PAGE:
:lol: :lol: Thank you for sharing this with me! Yes something similar happens to me when talking to people, which is how I (a relatively socially oblivious person) have noticed it. If it weren't for them doing it mid-conversation, I would never have put two and two together. I'm not surprised others haven't noticed it because it is a rather subtle phenomenon.



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15 Dec 2013, 9:36 pm

Marcia wrote:
Who_Am_I wrote:
ResilientBrilliance wrote:
Who_Am_I wrote:
No, I don't do that type of behaviour that you describe.

a. It's a common behavior with people who aren't socially oblivious.
b. Aspies tend to be socially oblivious.
: : It may be a less common behaviour with Aspies.

I don't do this type of behavior either. But over the years, I have noticed people do this. For some reason, I don't see someone with untidy hair and feel compelled to get out my own comb, it's so bizarre to me. :lol:
This is somewhat similar to how people start yawning when they see other people yawn (supposedly). I researched that "contagiousness" of yawns once for a paper in my neural systems class. "Mirror neurons" are supposedly what causes this phenomenon. Mirror neurons are a social thing in humans. So yeah I do think this behavior has its roots in socialness, but it's just a theory.
I appreciate everyone's replies. :)


I do "catch" yawns. There's been a few threads here asking if people do, though, and they're filled with people who don't. That could be reporting bias, though: people see the title of the thread and they know about the mirror neurons theory, so those who don't catch yawns post more. It's hard to get a random sample when people self-select themselves for a poll.


I yawned just because I read this post about yawning!

My son, who is diagnosed with Asperger's, doesn't catch yawns at all. We seem to be at opposite extremes on that one. I yawn if I see one of the gerbils yawn, and I keep yawning now because I'm thinking and typing about yawning! Ah well, time for bed anyway. :)

I really don't think I catch yawns. I don't do anything just because someone else is doing it...I see myself as a distinct individual; I am me and she is herself. If her hair is untidy, that does not mean my hair is untidy. If her nose itches, my nose does not itch. It's funny how this is logical, but somehow I'm the weird one. :lol:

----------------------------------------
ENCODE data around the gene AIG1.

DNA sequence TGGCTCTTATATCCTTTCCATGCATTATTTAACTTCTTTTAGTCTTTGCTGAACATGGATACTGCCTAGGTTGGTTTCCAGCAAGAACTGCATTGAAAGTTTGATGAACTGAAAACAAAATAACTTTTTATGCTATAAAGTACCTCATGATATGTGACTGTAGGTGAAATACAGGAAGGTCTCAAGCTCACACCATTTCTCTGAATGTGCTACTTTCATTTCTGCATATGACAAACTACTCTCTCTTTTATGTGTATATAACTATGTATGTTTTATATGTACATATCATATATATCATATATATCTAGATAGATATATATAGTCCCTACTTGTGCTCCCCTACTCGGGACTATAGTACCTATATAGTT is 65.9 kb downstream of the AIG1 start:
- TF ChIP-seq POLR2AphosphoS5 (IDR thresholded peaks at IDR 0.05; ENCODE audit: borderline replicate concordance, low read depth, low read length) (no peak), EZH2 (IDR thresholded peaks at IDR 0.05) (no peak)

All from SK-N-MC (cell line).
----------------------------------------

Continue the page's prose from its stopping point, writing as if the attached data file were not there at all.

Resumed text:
one-A-N wrote:
Who_Am_I wrote:
No, I don't do that type of behaviour that you describe.

a. It's a common behavior with people who aren't socially oblivious.
b. Aspies tend to be socially oblivious.
: : It may be a less common behaviour with Aspies.


I am oblivious to others fixing their hair or pulling up their trousers, etc. I had never even heard of this before reading this post and I am in my fifties.

What I do find a problem is walking along a street when someone is busking with a strong or obvious beat - I feel like I am being programmed to walk in time with the beat. I deliberately try to walk out of sync with the music, asthough I hadn't noticed it. But it is hard.

Really? You've never seen a girl redo her ponytail or anything? Interesting, I see it all the time



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16 Dec 2013, 9:19 pm

No, I don't exhibit that behavior. I am usually somewhere too deep in thought to react to such events. I'd take observations in my mind as I noticed, but on the surface I would be stoic.



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17 Dec 2013, 12:55 pm

Who_Am_I wrote:
No, I don't do that type of behaviour that you describe.

a. It's a common behavior with people who aren't socially oblivious.
b. Aspies tend to be socially oblivious.
: : It may be a less common behaviour with Aspies.


I agree with that. I was actually quite surprised when I first read the original post because I thought that was common behaviour in most typical female NTs.

I am still waiting for a thread to come up entitled ''is it typical Aspie behaviour to take pride in our appearance?'' or, ''is it an Aspie thing to have emotions?'', even though this whole forum basically talks about how NTs conform and have emotions. In fact, I thought what the OP was describing was an empathy thing, what I keep reading on WP that Aspies ''lack'' and ''all'' NTs ''have''.

I think some people here have never met an NT before.


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17 Dec 2013, 2:01 pm

Joe90 wrote:
Who_Am_I wrote:
No, I don't do that type of behaviour that you describe.

a. It's a common behavior with people who aren't socially oblivious.
b. Aspies tend to be socially oblivious.
: : It may be a less common behaviour with Aspies.


I agree with that. I was actually quite surprised when I first read the original post because I thought that was common behaviour in most typical female NTs.